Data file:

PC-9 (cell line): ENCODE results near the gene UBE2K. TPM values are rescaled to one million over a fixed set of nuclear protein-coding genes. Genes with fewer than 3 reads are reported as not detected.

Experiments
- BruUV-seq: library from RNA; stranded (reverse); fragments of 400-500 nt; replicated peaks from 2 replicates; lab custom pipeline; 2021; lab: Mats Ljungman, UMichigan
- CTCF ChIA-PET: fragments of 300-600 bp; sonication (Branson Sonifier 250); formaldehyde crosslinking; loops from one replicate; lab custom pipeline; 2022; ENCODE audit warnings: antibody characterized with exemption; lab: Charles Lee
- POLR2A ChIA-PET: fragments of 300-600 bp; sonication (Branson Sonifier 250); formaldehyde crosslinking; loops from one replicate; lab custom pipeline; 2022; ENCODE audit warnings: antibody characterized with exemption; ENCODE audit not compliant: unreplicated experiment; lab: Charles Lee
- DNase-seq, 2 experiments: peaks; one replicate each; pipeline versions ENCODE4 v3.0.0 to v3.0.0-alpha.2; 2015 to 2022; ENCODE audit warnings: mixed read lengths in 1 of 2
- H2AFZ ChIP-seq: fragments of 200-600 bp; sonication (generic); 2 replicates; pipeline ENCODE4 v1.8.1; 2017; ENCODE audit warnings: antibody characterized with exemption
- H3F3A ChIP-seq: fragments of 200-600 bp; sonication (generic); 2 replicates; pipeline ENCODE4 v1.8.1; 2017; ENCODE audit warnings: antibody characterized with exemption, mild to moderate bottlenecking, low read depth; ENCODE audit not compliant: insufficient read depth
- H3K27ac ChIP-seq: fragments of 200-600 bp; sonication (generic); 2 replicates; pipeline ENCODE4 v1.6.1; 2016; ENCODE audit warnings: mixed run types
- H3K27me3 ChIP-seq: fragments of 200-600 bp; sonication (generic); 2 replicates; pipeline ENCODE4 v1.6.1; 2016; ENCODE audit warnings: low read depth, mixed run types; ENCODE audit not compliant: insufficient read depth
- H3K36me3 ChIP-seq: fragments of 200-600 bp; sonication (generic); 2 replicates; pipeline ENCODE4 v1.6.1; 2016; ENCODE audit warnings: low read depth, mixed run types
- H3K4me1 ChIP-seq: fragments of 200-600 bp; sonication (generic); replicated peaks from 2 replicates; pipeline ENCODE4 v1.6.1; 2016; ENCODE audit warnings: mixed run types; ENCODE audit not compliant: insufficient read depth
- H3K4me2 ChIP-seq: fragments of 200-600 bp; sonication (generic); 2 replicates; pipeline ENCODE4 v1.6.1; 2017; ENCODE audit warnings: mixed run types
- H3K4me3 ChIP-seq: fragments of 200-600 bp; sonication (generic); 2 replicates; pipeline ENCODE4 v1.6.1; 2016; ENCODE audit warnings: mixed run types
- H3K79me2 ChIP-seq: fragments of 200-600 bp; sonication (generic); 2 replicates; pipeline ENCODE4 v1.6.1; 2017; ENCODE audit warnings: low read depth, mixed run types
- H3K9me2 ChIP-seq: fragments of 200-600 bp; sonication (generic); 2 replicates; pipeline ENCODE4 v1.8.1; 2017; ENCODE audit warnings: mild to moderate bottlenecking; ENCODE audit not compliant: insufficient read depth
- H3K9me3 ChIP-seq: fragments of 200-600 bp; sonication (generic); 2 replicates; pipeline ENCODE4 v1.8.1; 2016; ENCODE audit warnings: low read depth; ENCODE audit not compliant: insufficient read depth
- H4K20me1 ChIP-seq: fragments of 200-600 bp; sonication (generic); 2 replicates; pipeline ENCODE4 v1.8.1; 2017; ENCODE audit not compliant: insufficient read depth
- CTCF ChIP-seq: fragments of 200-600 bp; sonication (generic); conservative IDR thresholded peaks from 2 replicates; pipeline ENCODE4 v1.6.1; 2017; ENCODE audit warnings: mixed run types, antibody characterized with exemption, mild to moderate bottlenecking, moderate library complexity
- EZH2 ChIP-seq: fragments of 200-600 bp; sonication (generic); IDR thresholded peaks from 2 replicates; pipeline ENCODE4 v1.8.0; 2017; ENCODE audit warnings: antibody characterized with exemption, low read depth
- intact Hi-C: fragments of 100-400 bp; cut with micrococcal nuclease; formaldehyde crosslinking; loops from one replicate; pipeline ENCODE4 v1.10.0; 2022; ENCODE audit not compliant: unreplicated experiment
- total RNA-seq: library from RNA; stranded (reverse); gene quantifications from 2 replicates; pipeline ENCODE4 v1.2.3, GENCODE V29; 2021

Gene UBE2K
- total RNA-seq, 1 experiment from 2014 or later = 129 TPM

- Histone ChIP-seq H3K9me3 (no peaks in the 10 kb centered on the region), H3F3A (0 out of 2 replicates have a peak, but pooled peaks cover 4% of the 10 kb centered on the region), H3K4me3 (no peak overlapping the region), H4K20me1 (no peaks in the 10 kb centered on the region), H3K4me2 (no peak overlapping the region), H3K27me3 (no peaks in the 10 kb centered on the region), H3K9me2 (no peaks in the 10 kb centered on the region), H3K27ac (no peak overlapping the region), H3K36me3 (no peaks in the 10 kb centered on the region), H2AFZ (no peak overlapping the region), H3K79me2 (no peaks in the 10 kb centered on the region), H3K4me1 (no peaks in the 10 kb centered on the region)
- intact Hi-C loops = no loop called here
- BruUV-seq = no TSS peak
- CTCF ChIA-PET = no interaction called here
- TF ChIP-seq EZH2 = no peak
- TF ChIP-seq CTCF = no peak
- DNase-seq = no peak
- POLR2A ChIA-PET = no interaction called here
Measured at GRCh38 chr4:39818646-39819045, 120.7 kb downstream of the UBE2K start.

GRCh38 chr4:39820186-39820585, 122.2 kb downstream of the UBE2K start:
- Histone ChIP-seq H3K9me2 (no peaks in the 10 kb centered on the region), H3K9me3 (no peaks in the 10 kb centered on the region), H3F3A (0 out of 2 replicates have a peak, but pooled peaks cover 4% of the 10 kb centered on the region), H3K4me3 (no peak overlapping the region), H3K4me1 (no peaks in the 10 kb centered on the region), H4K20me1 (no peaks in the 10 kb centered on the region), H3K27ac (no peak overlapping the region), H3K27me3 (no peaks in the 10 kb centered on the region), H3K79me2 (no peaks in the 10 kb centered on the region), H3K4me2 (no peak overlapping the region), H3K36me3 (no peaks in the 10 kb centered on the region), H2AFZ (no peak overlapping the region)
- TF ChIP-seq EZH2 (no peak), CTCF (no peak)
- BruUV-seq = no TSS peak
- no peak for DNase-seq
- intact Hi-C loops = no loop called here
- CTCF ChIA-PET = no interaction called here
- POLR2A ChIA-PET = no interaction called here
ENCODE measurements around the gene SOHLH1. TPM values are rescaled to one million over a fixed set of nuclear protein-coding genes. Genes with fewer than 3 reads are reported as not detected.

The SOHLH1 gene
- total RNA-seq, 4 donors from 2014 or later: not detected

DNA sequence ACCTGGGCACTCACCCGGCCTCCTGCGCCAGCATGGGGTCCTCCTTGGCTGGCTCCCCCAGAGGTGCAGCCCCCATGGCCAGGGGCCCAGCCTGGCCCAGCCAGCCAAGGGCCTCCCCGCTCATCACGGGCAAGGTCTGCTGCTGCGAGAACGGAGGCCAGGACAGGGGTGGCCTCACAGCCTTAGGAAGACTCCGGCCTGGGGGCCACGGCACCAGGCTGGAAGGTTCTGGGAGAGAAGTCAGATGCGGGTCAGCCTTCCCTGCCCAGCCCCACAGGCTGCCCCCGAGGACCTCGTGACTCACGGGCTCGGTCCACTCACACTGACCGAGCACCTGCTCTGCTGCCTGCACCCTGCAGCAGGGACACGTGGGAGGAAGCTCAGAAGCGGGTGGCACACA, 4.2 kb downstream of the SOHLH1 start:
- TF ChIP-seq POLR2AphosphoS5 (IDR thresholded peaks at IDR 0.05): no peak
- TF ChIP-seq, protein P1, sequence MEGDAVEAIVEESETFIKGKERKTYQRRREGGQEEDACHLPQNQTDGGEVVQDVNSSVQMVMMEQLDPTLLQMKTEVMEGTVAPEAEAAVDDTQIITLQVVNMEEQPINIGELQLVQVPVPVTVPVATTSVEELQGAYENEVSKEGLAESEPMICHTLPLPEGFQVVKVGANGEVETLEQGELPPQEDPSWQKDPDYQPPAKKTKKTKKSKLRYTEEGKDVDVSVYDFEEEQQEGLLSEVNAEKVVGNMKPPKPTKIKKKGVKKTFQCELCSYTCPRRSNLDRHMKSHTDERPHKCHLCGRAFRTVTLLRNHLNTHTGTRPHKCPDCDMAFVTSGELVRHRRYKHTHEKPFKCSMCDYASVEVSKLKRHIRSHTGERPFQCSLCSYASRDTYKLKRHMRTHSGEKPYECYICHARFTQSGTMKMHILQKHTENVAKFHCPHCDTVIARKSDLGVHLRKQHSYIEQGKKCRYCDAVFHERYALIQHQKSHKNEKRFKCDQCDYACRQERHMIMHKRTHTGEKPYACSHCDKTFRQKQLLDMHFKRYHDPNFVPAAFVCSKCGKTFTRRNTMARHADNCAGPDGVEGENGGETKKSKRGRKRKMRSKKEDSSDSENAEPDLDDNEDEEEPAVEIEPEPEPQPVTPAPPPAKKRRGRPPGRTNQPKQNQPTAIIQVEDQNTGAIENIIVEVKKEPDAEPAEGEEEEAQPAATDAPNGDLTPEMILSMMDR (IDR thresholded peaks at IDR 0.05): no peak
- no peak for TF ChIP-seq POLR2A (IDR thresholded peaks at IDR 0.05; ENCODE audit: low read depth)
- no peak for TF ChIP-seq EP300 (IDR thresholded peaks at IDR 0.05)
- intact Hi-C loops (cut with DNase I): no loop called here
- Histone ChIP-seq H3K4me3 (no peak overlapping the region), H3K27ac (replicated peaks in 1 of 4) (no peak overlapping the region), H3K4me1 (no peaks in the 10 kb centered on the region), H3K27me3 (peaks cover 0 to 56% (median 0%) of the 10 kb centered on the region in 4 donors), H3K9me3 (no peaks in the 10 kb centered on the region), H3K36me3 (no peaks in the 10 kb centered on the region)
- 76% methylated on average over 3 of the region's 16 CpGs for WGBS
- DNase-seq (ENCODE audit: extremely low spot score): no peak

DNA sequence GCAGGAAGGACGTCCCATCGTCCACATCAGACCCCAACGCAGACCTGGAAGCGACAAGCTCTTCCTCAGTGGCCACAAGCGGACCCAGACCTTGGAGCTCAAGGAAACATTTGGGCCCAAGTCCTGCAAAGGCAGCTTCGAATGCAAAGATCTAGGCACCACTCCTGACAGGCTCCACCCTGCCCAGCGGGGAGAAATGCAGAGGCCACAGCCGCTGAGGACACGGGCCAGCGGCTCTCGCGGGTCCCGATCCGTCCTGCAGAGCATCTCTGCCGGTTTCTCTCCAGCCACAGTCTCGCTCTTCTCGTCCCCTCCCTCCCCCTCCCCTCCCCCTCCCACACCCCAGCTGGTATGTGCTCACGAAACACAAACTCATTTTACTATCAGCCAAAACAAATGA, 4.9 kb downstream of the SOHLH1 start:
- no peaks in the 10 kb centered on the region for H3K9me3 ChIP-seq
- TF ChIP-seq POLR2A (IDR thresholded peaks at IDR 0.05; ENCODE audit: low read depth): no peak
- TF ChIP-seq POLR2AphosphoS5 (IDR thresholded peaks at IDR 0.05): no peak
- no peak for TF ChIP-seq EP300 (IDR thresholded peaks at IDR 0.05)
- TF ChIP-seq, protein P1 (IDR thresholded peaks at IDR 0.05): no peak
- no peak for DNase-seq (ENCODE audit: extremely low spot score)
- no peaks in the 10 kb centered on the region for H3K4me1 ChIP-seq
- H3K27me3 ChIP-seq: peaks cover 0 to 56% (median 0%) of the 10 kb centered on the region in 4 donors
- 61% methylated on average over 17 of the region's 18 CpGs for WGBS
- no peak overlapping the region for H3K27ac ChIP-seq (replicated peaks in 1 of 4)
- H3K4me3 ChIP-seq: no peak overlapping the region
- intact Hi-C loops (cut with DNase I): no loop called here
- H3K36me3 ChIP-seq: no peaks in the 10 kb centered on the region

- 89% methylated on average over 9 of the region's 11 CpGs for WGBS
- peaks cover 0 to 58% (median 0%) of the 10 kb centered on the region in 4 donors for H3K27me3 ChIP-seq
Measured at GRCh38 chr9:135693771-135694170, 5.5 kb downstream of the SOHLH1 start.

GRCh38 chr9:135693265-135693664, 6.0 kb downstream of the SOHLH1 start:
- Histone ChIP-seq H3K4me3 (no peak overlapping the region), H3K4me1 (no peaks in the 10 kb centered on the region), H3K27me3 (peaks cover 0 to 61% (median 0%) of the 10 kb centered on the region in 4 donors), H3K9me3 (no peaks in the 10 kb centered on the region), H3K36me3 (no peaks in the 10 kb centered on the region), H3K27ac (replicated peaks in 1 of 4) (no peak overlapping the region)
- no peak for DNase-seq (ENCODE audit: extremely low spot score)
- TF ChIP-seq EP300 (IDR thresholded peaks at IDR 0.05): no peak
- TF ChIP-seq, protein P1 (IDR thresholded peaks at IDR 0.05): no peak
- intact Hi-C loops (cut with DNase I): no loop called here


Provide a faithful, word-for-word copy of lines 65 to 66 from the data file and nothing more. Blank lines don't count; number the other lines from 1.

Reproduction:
- H3K4me3 ChIP-seq: no peak overlapping the region
- intact Hi-C loops (cut with DNase I): no loop called here